Cotton Ginny's Craft and Wearable Patterns

Cotton Ginny's Craft and Wearable Patterns
Cotton Ginny's Craft and Wearable Patterns
About Us

The story of Cotton Ginny's
Featured on the cover of Sewing Professional Magazine
 

Cynthia Rose Designs An Ever-Growing Menagerie Of Craft Patterns For Cotton Ginny's

Cynthia Rose first got into the craft business in 1982 when she opened a fabric/quilt/craft shop with her mother, Helen Beverlin, in Fresno, CA. The pair had always enjoyed sewing and doing crafts but found it difficult to find unique patterns and ideas. Thinking that a lot of people felt the same way they did, they stocked their shop with the newest patterns and fabrics and made up lots of samples to inspire their customers.
     Cynthia and Helen named their shop Cotton Ginny’s Fabrics after the mules that used to pull cotton carts, which were called “cotton ginnies.”
     Working on a shoestring budget in their first shop, Cynthia and her mother would often make little craft items for display. Soon they found that customers were so inspired by their displayed crafts that they were asking for patterns for the items. Not having used a pattern to make the crafts, Cynthia and her mother would just type up instructions on a single sheet of paper. The instructions were given away free when the customer purchased supplies or sold for 50 to 99 cents without a purchase.
     As the homemade pattern instructions became increasingly popular, Cynthia and her mother became more and more comfortable writing and selling their instructions.
     Cynthia recalled, “In those years small pattern companies were very few; the industry as we now know it was just being born.”
      In 1983, Cynthia’s mother designed their first official full pattern, which was for covering photo albums. More patterns followed and eventually, Cynthia herself got in on the action by creating a pattern for a reindeer door hanging made out of a man’s wool sock she called “Rudy Reindeer.”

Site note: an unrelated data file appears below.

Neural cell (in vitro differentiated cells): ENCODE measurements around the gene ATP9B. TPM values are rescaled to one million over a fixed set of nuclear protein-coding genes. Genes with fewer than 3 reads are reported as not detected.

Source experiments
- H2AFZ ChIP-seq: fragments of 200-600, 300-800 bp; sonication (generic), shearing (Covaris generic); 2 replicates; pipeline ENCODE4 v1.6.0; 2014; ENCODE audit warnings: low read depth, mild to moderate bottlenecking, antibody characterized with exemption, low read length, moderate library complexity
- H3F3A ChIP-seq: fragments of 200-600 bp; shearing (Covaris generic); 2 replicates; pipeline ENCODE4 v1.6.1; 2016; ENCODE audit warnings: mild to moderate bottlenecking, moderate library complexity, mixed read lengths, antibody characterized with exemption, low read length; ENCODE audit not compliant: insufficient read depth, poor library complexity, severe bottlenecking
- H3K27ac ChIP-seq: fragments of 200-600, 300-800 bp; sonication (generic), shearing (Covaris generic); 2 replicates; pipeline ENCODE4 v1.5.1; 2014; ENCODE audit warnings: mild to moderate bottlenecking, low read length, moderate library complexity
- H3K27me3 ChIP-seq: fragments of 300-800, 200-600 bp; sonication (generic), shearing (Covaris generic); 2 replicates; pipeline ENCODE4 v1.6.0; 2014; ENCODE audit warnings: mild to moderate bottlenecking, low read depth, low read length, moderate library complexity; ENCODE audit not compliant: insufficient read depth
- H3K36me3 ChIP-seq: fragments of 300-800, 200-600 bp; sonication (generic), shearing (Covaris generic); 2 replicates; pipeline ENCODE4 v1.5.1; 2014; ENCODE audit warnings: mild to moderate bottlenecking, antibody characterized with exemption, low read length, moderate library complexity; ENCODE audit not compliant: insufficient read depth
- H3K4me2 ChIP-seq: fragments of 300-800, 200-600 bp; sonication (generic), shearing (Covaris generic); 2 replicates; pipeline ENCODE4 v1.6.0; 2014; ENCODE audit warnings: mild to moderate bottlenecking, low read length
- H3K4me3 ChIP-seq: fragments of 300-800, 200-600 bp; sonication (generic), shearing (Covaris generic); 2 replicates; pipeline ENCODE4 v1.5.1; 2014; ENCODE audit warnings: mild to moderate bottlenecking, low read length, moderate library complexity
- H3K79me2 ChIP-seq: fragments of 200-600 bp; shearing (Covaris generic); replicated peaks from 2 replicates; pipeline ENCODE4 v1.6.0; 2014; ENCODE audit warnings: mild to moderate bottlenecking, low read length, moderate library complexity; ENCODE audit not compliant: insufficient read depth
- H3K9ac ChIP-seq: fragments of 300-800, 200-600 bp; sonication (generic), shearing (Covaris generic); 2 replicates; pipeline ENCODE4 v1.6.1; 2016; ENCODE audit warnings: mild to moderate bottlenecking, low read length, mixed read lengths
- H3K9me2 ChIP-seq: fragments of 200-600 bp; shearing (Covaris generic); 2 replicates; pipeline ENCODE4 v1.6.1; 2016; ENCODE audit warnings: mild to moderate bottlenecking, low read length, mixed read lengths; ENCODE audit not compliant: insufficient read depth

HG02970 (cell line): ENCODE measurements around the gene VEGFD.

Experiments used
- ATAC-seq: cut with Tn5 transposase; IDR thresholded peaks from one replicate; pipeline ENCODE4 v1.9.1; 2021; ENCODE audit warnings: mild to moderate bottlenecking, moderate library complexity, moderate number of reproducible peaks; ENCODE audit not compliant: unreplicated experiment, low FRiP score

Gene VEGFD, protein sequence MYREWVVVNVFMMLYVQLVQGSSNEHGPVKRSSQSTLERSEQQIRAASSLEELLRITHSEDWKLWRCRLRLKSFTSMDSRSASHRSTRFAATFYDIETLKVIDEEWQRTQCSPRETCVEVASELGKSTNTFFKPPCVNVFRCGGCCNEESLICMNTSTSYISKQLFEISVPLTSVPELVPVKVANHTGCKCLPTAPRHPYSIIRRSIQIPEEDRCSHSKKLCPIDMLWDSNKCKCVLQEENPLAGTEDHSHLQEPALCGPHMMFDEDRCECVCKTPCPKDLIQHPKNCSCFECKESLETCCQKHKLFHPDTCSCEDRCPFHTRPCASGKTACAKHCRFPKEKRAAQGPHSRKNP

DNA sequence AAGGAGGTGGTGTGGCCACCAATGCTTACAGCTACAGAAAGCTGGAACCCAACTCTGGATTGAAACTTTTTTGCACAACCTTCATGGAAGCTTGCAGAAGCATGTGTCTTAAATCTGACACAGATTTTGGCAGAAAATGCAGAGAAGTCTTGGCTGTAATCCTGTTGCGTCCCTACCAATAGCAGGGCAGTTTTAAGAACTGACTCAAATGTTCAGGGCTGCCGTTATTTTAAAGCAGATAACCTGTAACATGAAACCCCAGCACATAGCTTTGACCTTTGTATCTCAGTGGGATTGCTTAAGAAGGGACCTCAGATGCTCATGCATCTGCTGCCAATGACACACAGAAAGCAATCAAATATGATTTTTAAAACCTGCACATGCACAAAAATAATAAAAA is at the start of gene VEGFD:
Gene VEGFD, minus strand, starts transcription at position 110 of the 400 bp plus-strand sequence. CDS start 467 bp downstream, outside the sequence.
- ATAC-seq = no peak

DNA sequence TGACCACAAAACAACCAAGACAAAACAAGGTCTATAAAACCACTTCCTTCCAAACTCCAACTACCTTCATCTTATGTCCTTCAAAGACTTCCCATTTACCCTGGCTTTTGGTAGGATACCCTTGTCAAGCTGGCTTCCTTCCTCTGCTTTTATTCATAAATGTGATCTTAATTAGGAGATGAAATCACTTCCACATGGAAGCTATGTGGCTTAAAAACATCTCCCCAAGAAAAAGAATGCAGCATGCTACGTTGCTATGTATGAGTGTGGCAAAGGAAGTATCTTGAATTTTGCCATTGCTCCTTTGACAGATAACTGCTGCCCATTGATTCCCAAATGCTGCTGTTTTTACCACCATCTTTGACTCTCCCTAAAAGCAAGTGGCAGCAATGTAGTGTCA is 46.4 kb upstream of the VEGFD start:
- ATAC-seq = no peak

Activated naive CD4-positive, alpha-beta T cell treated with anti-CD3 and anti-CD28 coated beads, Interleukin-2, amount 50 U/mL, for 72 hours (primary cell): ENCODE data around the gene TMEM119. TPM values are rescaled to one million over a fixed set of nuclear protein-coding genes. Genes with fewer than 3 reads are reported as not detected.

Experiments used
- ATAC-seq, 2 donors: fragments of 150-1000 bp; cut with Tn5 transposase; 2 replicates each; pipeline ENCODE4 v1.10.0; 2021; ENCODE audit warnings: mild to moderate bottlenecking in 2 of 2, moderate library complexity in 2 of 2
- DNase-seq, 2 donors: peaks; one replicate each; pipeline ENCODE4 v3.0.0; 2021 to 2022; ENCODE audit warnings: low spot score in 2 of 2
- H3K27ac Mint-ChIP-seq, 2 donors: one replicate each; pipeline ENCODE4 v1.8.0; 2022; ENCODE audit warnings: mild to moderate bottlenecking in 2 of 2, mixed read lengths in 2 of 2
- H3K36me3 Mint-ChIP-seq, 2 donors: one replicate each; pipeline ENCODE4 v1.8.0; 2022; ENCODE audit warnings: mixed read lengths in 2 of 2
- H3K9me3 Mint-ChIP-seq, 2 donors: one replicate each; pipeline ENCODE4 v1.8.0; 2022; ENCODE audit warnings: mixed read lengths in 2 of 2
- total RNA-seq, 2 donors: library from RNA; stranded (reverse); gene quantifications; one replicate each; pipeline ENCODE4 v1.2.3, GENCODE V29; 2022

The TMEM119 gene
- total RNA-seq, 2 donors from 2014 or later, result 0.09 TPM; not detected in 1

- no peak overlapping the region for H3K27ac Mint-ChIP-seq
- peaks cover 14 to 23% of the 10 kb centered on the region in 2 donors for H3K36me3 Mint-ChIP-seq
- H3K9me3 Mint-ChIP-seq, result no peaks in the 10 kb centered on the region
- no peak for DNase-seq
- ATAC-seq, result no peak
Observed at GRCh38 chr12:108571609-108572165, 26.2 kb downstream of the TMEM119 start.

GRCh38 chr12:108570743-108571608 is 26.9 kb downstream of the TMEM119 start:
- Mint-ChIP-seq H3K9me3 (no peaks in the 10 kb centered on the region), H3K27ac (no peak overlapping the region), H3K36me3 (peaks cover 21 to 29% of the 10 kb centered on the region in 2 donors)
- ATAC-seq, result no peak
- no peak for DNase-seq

“We knew we had to market them beyond our shop,” said Cynthia about all the patterns she and her mother were creating. They approached a store called The Cotton Ball in Morro Bay, CA. While they were showing their models and patterns to one of the owners of the store, passing customers tried to buy their patterns. That day they sold their first pattern in a shop other than their own.
      Cynthia stated that that first sale at The Cotton Ball began “a long and prosperous relationship between our two shops and we were very grateful for them.”
      After the patterns became successful in Cotton Ginny’s Fabrics and in The Cotton Ball, they were picked up by a couple of distributors.
      Eventually Cynthia and her mother decided it was time to exhibit in a trade show. They drove cross-country to Philadelphia for their first Quilt Market. “We were so unprepared, we had no idea how to set up a booth or what we needed to take. It worked out okay and we picked up new shops for our patterns,” said Cynthia.
      Not only was Quilt Market good for their business, the drive across the country proved fortuitous for Cynthia and her mother as well. While passing through Tennessee they stopped in a country gift shop where someone had haphazardly stuck a ceramic chicken inside a bonnet.